The system accurately determines velocity, number of axles, axle spacing, weight distribution on each axle, and the center of balance of a vehicle traversing the transducers and switches. Each of the switches before and after the transducers, provides on/off signals to the control box for determining the velocity of the vehicle, the number of axles, and the axle positions. The system may be assembled in a portable configuration in which removable ramps can be placed at the front and rear of each unit 1 and 1a. The multiple contact switches in the front and rear of the unit are spaced approximately 2.5 inches apart on center lines which provides assurance that vehicles with unusual tread patterns will not miss both switches. The switches provide redundancy when possible to give a more accurate velocity measurement and the switch output is provided to the box 8 which contains an algorithm for accurately determining the weight of the vehicle. With the switches 3, 4 and 5, 6 placed near the transducers, the instantaneous velocity of the vehicle can be measured as the vehicle crosses the transducers 2, 2a thereby eliminating errors affecting the weight of the vehicle from erroneous vehicle speed measurements.
Each of the switches 3, 4, 5 and 6 as well as the transducers are coupled through separate electrical cables to the electronic control box 8 shown in FIG. 2. Separate wheel path data acquisition and timing hardware 12, 12' is provided for each sensor or transducer assembly, but other data acquisition and timing systems may be employed in the invention. A single control and algorithm processor 10 collects the information from each wheel processor 12, 12' through the bidirectional path 11 and calculates axle weights, total vehicle weight, vehicle speed and center of balance, as will be described hereinafter. An output device 16 provides a printed record of the calculated parameters and an input device 9 is used to signal the beginning and end of each individual vehicle run.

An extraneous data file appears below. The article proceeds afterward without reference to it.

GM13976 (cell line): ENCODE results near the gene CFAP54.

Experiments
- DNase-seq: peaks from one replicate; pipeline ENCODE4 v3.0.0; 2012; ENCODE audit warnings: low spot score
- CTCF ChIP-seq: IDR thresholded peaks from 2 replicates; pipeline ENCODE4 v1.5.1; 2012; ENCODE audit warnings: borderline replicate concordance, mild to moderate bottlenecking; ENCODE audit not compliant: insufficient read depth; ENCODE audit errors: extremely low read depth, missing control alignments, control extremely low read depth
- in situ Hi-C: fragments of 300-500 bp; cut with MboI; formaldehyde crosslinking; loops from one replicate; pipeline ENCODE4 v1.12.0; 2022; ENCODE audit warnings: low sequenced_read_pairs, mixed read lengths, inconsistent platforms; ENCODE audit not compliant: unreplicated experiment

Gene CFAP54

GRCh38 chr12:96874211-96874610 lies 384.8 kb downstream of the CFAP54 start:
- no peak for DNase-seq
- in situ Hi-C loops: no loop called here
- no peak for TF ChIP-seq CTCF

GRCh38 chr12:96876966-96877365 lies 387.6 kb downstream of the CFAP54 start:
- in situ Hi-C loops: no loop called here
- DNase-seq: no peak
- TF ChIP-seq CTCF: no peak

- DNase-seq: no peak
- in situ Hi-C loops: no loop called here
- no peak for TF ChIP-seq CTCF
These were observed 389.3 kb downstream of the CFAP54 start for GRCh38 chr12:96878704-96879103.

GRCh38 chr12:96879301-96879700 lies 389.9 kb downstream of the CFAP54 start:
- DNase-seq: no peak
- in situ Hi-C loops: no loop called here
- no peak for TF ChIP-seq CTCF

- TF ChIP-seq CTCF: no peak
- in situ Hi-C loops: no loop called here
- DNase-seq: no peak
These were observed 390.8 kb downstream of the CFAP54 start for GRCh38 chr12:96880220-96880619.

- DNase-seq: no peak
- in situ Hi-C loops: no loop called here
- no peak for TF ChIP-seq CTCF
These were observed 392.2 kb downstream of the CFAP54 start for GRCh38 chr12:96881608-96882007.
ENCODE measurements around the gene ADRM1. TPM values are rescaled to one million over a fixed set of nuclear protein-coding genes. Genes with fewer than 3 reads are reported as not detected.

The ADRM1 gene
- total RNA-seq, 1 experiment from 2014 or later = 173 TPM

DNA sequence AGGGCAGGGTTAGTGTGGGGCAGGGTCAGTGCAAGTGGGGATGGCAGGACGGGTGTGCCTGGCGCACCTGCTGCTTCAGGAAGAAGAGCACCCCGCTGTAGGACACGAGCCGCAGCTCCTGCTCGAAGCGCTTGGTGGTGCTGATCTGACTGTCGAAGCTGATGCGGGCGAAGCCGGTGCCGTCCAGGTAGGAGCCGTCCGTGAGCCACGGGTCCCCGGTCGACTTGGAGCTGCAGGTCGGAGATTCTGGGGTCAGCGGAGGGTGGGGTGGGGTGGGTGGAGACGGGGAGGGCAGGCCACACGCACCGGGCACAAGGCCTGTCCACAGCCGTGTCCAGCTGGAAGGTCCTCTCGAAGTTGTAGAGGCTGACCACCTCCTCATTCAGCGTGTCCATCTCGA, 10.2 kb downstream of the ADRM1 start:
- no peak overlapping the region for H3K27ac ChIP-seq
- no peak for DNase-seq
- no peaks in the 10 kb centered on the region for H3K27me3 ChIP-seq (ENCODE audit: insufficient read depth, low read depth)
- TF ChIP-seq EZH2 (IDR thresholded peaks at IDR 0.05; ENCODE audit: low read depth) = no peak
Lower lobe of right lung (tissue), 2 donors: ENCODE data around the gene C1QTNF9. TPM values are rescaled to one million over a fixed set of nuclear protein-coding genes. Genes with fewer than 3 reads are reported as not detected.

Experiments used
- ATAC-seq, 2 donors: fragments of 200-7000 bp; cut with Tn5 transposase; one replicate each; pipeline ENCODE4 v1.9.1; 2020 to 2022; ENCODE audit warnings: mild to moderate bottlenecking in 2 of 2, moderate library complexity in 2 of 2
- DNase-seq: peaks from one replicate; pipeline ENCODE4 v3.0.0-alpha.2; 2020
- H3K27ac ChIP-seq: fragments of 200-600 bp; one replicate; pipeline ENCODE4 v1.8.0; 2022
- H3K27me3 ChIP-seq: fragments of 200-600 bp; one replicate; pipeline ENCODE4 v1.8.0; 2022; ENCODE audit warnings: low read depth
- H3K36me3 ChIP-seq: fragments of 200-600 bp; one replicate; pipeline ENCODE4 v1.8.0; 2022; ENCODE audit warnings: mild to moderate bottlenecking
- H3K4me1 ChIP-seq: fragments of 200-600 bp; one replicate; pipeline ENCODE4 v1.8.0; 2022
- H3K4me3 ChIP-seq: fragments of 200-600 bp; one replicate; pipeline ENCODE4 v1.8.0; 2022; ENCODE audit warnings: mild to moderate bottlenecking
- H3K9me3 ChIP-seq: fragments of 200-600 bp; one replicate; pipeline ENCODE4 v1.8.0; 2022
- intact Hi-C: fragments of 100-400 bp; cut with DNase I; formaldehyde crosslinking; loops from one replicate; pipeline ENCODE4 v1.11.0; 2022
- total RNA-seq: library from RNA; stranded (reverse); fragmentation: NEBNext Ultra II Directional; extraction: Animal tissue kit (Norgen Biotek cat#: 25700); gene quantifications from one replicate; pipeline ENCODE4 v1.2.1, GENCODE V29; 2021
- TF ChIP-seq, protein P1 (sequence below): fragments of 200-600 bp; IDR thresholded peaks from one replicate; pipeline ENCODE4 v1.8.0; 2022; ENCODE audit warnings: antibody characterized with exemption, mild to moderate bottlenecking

Turning to FIG. 2A, the main elements of the processors 12 and 12' are switch event (mount and dismount monitoring) circuits 13, a weight sensor monitoring circuit 14 and A/D converter 14', sample clock circuit 15 and counter 15' interact to form an axle timer; a pad or transducer timer and a watch dog timer (all not shown). A processor 16 and memory 17 are coupled to a command register 18, a status register 19, a First-In-First-Out (FIFO) buffer 20 and to the monitoring circuits 13, 14 for data acquisition/tagging purposes. The wheel path, data acquisition and processing units are coupled to the host 10 through an address decoder 21.
Returning to FIG. 2, the processor 10 using program instruction stored in a memory (not shown) can perform the following functions: Enable/disable/reset the processors; read the status register and FIFO buffer. Once enabled, the processors 12 and 12' operate independently of the processor 10 and monitor each wheel that passes over the sensor assembly via the switches 1 . . . 4. Vehicle wheels are timed and sensed until the processor 10 disables the processors 12 and 12'. Since the FIFO buffers and the processors 12 and 12' have finite length, the processor 10 must actively remove data from them when the processors 12 and 12' are enabled. After the processor 10 disables the processors 12 and 12', the data is analyzed and the vehicle parameters calculated. The data in the FIFO's is stored in chronological order and tagged for identification as switch events S1, S2, S3, S4 or weight data events, as will be described in further detail hereinafter.